Although the 850-capacity venue is housed on what was Factory Records HQ, Hook told The Times the new club will be more than “a Madchester retro-pop museum.”

“It’s more about the future than the past,” he explained, pointing out that new bands and advice clinics to aspiring musicians are key elements of the agenda.

FAC 251 The Factory, which also seems to borrow part of its name from FAC 51 The Hacienda, the ill-fated Factory-owned club that closed in 1997, opened Feb. 5 with Hook’s The Light playing a selection of New Order and Joy Division covers.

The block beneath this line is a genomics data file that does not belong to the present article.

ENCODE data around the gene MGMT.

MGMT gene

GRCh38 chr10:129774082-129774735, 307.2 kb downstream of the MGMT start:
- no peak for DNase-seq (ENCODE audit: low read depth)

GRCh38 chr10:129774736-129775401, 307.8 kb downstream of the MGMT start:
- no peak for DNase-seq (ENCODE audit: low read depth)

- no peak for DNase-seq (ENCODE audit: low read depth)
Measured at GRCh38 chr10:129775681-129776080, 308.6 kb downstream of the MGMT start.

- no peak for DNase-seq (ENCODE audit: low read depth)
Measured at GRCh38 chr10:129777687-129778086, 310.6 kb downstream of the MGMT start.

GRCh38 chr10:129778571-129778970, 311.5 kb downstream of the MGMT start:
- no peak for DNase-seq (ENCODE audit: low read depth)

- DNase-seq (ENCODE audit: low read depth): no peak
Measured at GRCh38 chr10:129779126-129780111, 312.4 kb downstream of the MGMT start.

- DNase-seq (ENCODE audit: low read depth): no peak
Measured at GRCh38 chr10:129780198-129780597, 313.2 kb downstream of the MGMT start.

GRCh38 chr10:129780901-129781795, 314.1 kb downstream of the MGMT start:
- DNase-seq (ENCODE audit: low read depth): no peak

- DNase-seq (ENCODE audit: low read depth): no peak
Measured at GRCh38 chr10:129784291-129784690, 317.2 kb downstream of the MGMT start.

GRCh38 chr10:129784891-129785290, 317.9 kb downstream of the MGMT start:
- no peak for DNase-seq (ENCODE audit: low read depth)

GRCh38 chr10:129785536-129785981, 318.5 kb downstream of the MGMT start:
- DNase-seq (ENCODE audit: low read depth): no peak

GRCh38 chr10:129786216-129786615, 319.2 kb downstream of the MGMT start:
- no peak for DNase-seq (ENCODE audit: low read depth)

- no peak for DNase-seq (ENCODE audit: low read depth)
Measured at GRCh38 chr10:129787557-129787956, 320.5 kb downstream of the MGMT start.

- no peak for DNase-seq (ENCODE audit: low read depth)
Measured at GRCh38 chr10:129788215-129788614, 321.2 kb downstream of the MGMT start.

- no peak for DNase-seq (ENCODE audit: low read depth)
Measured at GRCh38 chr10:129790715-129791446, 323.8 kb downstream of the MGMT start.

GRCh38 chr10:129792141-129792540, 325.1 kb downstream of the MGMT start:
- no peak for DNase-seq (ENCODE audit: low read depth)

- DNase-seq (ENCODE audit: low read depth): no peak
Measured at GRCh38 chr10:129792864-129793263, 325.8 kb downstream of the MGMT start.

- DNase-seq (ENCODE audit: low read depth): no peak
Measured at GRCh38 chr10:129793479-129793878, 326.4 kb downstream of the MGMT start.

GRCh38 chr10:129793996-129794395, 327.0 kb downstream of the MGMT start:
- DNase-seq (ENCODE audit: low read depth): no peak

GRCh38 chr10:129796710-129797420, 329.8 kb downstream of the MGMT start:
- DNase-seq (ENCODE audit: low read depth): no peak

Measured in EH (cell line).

The venue will run live music from Monday to Saturday, with a 10:30 p.m. curfew that will enable it to switch to being a club until the early hours.

Hook’s choice of venue clearly harks back to bygone days, although both Factory Records and the Hacienda were financial disasters, a point he revealed last year in the memoir “The Hacienda: How Not to Run a Club.”

Since the death of the Factory founder Tony Wilson, Hook has become chief custodian of the label’s legacy, reviving the Hacienda name with his thriving DJ business.

“If you can learn from your mistakes, and still have as good a time as you did making them, then you’re on to a winner,” Hook told The Times. “That remains to be seen, but I should get another book out of it anyway – ‘How Not to Run a Club 2.’ I’m in a win-win situation.”

The Factory is a joint venture with the nationwide club chain Tokyo Industries, whose managing director Aaron Mellor is himself a former Hacienda DJ.